The rise and rise of the Razorbill

Monday 11th January comments: Our mini-series continues this week as we follow on from looking at both the Guillemot and Razorbill in a little bit more detail. Today we bring you the news of last seasons population counts of razorbills and what it means nationwide.

Razorbills have been one of the success stories of the Isle of May (and several other North Sea seabird colonies) as the population has been increasing year-on-year for a few decades. The availability of nest sites, good breeding seasons and reasonable prey availability has helped the species increase in number with last year’s census counts revealing a new record population for the Isle of May. The full island census revealed a total of 6,292 individual’s counted with an estimated 4,124 pairs nesting. This has increased over the years with only 1,508 pairs counted in 1990, so some very welcome increases along the way (and long may it continue!)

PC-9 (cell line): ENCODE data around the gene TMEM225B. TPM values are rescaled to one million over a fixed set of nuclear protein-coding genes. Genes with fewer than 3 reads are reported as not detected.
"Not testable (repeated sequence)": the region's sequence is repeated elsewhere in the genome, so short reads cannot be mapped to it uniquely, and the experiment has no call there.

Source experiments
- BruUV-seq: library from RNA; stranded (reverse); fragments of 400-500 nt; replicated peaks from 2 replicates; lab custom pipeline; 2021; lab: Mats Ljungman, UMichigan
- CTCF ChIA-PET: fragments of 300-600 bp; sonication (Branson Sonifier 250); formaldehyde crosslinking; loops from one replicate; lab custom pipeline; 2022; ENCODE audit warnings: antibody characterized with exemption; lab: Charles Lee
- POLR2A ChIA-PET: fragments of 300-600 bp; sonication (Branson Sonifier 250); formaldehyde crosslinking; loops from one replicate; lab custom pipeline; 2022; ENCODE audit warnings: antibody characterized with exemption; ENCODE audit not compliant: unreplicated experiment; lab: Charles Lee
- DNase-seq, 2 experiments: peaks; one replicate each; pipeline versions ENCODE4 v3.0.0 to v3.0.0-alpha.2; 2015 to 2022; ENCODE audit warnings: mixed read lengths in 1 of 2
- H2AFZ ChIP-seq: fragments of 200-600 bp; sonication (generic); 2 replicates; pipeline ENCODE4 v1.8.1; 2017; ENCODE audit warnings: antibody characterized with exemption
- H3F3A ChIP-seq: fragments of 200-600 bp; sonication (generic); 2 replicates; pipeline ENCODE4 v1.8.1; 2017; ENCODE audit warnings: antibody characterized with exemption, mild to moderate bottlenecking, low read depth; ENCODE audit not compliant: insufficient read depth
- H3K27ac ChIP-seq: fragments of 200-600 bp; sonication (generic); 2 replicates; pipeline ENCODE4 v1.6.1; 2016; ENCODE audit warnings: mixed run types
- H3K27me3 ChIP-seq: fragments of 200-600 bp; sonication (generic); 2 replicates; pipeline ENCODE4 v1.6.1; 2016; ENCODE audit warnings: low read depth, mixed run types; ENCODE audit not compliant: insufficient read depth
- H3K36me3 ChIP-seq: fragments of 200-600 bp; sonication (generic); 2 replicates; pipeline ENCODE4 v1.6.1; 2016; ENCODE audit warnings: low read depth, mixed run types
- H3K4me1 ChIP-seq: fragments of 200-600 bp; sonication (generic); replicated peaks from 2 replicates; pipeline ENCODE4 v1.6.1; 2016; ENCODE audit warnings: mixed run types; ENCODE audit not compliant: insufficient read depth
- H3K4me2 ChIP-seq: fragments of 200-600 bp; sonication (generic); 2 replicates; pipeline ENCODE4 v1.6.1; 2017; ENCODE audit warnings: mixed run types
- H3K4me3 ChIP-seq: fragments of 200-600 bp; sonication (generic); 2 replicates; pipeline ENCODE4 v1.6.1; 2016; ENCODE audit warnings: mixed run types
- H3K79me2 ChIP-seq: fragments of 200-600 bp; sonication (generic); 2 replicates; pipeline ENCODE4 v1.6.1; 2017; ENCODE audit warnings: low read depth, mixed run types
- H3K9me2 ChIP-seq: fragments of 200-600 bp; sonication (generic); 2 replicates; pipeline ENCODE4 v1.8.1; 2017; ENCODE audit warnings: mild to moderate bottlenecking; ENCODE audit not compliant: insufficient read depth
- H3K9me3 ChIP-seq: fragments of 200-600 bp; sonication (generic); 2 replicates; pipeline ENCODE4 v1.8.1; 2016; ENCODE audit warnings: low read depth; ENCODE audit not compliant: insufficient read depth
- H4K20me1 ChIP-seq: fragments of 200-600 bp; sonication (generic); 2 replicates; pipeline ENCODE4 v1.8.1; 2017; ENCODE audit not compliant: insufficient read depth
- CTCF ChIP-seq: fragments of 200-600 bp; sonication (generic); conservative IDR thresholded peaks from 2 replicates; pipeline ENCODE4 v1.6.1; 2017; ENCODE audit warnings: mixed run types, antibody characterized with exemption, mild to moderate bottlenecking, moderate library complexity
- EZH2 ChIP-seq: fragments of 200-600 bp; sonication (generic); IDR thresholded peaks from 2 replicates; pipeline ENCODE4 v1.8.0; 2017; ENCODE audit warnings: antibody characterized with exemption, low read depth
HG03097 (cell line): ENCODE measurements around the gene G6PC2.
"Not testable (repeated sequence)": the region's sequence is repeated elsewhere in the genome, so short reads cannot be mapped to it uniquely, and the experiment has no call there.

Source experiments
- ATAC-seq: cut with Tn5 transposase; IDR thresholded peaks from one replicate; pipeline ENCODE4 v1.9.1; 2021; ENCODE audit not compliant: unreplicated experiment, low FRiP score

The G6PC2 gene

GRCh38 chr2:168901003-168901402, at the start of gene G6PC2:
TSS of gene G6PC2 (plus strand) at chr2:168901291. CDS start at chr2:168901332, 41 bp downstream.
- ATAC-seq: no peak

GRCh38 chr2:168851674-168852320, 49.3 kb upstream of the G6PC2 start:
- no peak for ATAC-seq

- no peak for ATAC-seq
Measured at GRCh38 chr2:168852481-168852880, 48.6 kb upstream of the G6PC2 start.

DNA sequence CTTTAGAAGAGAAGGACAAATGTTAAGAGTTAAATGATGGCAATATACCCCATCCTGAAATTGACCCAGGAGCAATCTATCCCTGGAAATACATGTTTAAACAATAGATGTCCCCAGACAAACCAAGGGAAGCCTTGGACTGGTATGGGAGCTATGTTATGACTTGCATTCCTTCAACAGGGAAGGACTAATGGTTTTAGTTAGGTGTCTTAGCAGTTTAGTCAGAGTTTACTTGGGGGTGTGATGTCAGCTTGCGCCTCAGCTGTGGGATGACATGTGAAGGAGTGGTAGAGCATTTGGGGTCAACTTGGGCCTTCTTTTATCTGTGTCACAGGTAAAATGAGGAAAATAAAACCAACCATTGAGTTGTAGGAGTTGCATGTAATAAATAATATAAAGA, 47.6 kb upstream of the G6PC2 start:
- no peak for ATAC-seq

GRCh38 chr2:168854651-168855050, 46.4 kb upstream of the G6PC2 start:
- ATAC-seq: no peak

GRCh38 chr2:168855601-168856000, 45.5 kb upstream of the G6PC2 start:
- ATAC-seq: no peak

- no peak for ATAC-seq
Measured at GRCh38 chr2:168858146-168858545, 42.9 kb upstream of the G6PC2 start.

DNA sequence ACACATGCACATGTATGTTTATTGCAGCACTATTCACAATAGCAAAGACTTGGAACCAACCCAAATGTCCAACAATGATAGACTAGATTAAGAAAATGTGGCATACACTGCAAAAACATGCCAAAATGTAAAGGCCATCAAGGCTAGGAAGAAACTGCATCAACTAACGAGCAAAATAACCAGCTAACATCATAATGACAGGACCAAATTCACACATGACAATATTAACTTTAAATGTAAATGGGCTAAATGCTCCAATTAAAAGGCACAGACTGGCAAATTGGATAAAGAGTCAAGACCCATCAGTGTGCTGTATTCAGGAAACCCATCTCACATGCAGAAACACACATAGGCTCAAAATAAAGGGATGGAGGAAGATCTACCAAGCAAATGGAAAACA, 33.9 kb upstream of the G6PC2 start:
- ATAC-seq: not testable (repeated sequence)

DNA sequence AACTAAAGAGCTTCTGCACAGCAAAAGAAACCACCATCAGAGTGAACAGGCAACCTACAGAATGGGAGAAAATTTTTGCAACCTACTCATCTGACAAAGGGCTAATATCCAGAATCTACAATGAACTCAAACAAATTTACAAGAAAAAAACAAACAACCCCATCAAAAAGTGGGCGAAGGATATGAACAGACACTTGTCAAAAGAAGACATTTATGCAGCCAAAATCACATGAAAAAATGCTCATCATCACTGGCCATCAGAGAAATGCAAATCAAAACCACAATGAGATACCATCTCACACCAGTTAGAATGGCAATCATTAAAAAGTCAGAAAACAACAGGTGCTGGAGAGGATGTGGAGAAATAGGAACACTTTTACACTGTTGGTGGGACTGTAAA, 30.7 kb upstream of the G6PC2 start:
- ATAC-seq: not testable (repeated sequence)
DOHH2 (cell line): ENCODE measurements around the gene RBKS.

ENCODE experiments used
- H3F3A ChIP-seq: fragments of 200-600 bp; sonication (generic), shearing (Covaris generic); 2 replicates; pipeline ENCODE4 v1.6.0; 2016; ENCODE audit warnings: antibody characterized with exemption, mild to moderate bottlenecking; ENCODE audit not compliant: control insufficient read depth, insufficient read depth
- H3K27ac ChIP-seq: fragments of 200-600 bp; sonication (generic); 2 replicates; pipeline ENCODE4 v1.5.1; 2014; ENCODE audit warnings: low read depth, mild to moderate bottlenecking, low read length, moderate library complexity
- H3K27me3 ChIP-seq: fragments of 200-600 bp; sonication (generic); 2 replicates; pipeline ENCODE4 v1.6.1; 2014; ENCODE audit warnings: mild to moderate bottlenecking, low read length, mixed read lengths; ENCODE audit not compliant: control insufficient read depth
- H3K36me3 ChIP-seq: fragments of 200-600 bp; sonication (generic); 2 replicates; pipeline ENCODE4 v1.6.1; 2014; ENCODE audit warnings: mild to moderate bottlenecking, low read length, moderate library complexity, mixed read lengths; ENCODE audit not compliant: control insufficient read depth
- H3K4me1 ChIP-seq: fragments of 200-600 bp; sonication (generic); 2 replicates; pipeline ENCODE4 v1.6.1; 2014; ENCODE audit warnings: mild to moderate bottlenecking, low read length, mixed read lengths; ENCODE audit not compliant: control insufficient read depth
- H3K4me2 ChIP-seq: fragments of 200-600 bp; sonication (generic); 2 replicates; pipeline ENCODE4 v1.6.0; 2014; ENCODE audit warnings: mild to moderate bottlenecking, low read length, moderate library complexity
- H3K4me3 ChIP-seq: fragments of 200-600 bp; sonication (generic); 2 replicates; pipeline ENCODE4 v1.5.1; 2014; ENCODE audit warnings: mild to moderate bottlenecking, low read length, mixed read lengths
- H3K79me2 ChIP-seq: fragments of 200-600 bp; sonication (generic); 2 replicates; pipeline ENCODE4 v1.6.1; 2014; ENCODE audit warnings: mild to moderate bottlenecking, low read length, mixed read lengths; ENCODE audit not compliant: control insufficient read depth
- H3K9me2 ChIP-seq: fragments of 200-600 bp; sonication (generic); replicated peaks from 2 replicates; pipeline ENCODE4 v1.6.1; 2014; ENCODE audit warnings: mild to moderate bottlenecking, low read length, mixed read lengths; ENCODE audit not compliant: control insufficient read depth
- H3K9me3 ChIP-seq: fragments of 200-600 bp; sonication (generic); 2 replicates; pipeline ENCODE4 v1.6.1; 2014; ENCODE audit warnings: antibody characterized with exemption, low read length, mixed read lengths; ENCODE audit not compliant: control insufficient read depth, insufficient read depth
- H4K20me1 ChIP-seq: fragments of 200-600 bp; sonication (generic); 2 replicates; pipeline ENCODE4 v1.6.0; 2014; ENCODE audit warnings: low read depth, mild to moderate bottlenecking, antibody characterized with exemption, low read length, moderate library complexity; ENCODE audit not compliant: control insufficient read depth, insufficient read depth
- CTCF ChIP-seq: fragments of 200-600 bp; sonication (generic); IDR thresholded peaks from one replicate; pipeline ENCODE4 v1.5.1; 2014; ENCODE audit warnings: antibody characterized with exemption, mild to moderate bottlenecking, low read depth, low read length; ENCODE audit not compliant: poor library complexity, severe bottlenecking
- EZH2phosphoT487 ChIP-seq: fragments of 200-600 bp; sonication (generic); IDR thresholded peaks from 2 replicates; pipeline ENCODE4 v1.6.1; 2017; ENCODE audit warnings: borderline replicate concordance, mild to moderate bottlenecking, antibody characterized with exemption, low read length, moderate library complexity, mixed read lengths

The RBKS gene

Very recently a report on the ‘State of the UK’s birds 2020’ was published by the RSPB with support from several organisations including NatureScot giving long-term trends of many of our bird species. Although seabirds have been struggling nationally, both the Razorbill and Guillemot have been bucking this trend with latest figures suggesting they are doing well.

The report highlighted that Guillemot is our most numerous seabird species with an estimate of 950,000 pairs nationwide which is an increase of 32% over the 1986-2018 period. The Razorbill have had similar success with 88% increases between 1986-2018 with an estimated population of 165,000 pairs.

However it’s not all good news and we’ll continue bringing you more seabird species in this series this week, so stay tuned for more facts!

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